The setting takes place in LA in the sixties. George(Firth) is a professor whose decease lover is Jim. Charley(Moore), an old friend of George’s, is this gorgeous lonely single lady who is head over heels for George. He is depressed about the death of his lover, Jim, who died in a car crash. He finds himself being reminded of Jim’s death through other men, Charley, and the beauty in everyday life. All of these calamities make him sadly depressed and suicidal.

It is the best film I have ever seen, cinematography wise. EVER. And that is a big thing, cause I keep my eye on the camera movement in films, and in this… it impacted me. Now whenever George found something beautiful or attractive in the film… the lighting immediatley became saturated and full of color. And once his mind is taken away from that beauty it subtly goes back to the dull-ish colors. I think that this represents George’s longing for love and for his diceased Jim. Twas a sad film. A lot of symbolism in bits like the neighborhood child crushing the monarch butterfly, a repeated motif of guns and the color blue. And the eye. Classic directors move as my film teacher taught me. When their is a closeup of an eye in a film, it portrays the sense of sight and what that character sees in their eyes. I pitied George, in the end. I won’t give it away. I feel for the homosexual community. To be judged by everyone as a “freak” is hard and should not happen. Both Ford and Isherwood display the background of that really well.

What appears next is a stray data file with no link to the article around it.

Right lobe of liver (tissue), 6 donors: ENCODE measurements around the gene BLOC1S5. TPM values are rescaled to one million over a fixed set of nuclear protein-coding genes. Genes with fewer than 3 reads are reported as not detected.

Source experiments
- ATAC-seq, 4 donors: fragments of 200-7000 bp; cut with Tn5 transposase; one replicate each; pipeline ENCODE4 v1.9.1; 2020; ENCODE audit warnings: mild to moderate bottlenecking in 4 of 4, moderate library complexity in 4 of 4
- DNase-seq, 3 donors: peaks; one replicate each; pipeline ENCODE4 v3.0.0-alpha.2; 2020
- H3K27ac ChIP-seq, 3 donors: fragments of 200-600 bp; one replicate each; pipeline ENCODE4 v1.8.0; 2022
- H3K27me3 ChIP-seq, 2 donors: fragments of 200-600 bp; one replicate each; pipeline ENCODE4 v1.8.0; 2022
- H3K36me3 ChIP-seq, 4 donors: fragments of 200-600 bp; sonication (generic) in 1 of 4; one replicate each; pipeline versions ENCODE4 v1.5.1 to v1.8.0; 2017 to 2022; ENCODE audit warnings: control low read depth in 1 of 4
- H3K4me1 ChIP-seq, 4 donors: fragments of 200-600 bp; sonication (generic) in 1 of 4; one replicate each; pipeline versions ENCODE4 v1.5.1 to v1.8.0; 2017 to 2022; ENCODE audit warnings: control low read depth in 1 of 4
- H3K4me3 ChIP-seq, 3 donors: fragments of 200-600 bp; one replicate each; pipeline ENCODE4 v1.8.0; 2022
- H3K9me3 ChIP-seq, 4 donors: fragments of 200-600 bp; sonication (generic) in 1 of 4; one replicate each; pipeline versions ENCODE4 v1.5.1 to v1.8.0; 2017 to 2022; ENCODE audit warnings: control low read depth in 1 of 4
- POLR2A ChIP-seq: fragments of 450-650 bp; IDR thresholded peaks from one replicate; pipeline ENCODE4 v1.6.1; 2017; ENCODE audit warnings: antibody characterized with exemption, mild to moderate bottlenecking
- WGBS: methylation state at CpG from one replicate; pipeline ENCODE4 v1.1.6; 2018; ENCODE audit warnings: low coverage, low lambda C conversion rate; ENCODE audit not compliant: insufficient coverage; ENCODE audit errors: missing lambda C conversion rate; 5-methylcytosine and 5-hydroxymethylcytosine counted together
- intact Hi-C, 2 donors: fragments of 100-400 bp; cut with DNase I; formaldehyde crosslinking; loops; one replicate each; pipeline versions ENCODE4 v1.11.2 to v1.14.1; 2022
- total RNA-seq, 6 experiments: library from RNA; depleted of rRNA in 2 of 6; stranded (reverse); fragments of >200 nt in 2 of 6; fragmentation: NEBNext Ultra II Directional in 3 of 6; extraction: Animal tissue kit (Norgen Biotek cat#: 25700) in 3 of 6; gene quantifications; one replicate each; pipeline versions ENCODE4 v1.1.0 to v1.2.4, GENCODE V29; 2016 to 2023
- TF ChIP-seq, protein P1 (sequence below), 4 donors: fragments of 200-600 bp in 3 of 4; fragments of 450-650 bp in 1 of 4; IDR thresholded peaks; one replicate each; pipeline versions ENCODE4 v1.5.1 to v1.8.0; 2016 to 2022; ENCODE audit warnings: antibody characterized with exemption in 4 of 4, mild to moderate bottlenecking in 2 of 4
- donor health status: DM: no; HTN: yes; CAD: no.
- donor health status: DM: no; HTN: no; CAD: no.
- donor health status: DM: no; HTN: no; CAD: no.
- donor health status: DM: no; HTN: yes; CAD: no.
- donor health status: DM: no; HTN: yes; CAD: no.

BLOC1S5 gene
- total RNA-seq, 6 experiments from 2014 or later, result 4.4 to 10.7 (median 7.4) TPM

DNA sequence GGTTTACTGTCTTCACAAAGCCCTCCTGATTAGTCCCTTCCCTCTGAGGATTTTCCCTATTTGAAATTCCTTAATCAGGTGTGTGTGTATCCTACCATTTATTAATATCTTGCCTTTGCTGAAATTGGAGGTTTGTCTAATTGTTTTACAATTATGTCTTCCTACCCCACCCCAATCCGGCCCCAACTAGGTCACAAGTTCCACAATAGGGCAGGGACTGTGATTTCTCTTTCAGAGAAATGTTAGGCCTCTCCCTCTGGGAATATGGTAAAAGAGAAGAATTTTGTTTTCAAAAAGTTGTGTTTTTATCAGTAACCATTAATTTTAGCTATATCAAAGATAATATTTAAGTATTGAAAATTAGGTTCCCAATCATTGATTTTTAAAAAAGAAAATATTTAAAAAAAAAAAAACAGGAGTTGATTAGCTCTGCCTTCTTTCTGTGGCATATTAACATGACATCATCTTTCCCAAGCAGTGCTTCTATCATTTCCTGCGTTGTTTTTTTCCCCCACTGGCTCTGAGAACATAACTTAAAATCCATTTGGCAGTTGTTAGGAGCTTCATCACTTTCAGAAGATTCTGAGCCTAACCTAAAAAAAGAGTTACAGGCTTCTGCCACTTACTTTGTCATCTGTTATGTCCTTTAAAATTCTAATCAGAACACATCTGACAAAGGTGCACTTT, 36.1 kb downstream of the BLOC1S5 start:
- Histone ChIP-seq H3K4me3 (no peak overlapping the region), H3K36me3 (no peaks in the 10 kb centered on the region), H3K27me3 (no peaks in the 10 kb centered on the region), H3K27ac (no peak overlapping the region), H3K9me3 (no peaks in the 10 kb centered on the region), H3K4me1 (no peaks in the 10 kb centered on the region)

It could be a love story between a man and a woman. Or it could be a love story between two men. Depends on how the viewer takes it all in. For those of you who have not seen it and are nervous… I warn you about nudity. Nothing perverse, but there is some definite uncomfortable nudity in the film. No sex or anything… just nudes, some suicidal issues and a controversial topic. OH, and it is Rated R, just in case if the excessive word “nude” didn’t clear that up.  It is a definite high fav just because of the cinematography. That really made it for me. Ford displays the 60’s perfectly.  They chose the right actors. Chose the right stylists and costume design. Chose the right special effects people. EVERYTHING. It is sensuous art! Impacable indeed. 5/5 stars for “A Single Man”! If only I had read the book before I saw the movie….